Planning For 2065: 5 Demographic Trends That Will Change CRE

Bisnow article previews a keynote session at CRE.Converge 2019, October 14-16 in Los Angeles

CRE.Converge 2019While investors and developers may only look toward the next five or 10 years, others look further ahead – a lot further. CRE.Converge 2019 keynote speaker Richard Fry with the Pew Research Center shared his insights in an exclusive interview with Bisnow.

Fry will be speaking about top demographic trends changing CRE and more at the conference alongside Marcus & Millichap’s Hessam Nadji. Read an excerpt of the article below and register today for CRE.Converge 2019, October 14-16 in Los Angeles.

The article reads, in part:

As the American population shifts, grows and spends, the real estate industry needs the most accurate and up-to-date information to make the right choices and find the best deals. Bisnow spoke with Fry to get his list of the most important demographic trends affecting real estate today and hear about the cities and assets where smart investors are putting their dollars.

1. Immigration
As Americans have fewer children, the nation will become increasingly dependent on immigration for its population growth.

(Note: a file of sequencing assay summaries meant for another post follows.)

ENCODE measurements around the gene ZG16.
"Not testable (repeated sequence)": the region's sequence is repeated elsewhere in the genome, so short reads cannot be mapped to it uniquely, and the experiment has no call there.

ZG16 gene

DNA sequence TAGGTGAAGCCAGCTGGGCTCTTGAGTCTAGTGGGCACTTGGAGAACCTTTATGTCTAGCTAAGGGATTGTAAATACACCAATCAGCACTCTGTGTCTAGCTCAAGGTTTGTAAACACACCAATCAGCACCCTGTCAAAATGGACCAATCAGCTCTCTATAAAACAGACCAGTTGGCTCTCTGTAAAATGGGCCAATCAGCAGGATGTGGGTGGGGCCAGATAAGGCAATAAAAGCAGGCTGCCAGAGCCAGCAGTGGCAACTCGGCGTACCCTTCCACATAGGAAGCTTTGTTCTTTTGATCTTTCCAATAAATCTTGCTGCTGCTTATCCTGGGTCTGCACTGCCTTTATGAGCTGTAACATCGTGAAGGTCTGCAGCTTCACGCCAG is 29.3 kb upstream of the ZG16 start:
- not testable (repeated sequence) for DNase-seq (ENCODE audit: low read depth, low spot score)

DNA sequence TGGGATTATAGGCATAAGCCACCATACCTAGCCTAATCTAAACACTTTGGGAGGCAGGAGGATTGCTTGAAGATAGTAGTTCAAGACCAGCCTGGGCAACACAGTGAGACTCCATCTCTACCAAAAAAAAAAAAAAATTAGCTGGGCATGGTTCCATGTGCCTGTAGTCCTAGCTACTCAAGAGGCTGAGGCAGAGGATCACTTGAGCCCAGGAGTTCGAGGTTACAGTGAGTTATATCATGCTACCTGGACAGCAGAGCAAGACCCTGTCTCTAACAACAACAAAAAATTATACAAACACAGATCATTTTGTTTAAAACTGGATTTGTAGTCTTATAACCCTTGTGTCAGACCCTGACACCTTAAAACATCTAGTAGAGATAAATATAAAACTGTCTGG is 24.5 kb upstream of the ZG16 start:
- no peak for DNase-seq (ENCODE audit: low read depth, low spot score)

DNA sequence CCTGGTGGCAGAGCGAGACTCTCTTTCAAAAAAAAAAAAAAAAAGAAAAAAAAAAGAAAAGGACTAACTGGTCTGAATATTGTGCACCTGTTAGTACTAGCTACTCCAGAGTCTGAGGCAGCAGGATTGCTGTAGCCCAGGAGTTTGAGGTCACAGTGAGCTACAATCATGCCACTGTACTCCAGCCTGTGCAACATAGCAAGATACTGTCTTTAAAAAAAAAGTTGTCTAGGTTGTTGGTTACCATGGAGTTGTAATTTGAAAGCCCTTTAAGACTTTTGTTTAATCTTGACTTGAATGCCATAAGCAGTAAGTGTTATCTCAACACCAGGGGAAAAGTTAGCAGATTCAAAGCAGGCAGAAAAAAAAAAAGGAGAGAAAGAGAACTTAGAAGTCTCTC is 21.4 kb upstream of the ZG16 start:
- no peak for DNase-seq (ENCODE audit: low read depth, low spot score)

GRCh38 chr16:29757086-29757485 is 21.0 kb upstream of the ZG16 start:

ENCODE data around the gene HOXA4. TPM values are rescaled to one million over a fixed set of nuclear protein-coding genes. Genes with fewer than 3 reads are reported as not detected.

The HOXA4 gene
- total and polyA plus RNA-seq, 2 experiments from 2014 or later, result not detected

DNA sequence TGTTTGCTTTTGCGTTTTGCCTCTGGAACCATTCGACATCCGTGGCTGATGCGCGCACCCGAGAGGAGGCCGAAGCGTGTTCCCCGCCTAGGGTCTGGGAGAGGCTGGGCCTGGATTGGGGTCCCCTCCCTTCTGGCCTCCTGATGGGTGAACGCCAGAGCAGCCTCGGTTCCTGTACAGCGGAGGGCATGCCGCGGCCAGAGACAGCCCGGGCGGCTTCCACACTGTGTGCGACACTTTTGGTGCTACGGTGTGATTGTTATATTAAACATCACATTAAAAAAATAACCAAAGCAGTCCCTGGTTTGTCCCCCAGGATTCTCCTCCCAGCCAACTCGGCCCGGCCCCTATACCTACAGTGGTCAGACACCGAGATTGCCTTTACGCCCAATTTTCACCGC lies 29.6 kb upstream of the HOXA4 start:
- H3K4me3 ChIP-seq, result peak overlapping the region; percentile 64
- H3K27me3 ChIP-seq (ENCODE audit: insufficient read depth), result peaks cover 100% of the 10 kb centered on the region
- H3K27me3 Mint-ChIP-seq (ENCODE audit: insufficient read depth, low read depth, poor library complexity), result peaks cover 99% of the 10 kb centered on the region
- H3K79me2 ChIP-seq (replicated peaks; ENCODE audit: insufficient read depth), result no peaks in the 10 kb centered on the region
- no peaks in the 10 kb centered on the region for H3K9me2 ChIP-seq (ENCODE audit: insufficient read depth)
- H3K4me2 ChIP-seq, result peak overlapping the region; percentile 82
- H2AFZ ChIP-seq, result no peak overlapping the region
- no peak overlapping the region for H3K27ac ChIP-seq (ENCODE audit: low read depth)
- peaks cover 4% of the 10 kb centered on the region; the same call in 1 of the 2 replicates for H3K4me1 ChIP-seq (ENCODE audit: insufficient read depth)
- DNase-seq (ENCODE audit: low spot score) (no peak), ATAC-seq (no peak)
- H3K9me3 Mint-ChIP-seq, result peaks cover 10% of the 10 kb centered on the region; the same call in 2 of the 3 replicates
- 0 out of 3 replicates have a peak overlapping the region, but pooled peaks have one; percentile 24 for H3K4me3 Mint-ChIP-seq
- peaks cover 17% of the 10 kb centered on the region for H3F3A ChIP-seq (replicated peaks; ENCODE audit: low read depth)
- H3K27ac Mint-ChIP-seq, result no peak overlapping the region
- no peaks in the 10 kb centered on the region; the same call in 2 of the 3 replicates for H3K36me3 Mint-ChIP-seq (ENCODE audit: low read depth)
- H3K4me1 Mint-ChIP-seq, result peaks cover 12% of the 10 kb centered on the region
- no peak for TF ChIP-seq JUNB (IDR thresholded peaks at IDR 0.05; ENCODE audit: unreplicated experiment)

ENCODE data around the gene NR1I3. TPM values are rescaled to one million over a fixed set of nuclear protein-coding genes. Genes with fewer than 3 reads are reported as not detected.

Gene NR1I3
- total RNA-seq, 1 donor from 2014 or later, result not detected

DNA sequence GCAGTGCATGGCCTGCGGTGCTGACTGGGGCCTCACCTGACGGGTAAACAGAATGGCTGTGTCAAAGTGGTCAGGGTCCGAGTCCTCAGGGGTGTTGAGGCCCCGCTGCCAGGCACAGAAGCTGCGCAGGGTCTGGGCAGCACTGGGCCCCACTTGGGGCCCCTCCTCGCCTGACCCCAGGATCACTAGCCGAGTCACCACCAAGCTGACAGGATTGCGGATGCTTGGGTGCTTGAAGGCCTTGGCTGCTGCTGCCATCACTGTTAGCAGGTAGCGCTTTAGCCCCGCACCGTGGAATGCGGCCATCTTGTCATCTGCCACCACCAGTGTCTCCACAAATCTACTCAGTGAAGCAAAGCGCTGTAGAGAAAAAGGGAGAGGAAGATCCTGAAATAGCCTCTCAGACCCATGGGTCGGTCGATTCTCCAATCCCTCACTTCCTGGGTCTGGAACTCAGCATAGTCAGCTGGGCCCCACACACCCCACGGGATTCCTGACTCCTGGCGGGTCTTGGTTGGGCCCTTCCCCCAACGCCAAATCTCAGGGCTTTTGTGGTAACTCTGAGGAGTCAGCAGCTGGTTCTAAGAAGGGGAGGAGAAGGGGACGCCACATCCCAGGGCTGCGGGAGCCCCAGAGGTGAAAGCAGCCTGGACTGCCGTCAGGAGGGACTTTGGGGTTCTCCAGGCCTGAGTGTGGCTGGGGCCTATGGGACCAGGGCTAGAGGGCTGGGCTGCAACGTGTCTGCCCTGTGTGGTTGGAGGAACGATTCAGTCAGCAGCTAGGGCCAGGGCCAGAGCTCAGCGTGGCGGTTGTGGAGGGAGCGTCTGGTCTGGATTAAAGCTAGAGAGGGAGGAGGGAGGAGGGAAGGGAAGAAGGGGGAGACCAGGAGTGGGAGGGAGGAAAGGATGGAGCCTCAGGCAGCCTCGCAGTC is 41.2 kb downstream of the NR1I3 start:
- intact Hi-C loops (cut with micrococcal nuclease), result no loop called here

In 2015, there were around 324 million Americans. Taking middling, reasonable assumptions about immigration — 1 million immigrants per year — the American population should grow to 441 million by 2065.

“Now let’s suppose we switch off immigration,” Fry said. “By 2065, we would only have 338 million Americans. Without immigration, there’s very, very little population growth at all.”

2. Increasing Household Size
Throughout the 20th century, American households shrank in size, as more young adults and their aging parents alike had the means to live on their own with each successive generation. Household size hit a new low right before the mortgage crisis, when it was easy to fund a home with two occupants, or even one.

“When the foreclosure crisis hit, people started doubling up,” Fry said. “Household size started growing for the first time in a hundred years, and even as we recovered, it didn’t stop growing.”

3. Racial And Ethnic Diversification
Right now, the U.S. is 60% non-Hispanic white, but sometime in the 2040s, Fry expects that white Americans will be in the minority. Young white Americans aren’t replacing themselves by having children, while other groups are

4. Flight Toward Cities
Americans are leaving rural areas behind in favor of cities. Young, educated millennials in particular are moving downtown, a shift that Fry said has revitalized many of the urban centers that suffered during the latter half of the 20th century as manufacturing jobs moved abroad and white families fled to the suburbs.

5. Postponing Children
Young adults aren’t settling down and having children at nearly the same rate they used to. A third of Americans between 18 and 29 are living with their parents, whether they have children or not.

“It’s not that they won’t ever have children, but they’re delaying household formation,” Fry said. “It’s changing the housing units they want.”

Read the full article on Bisnow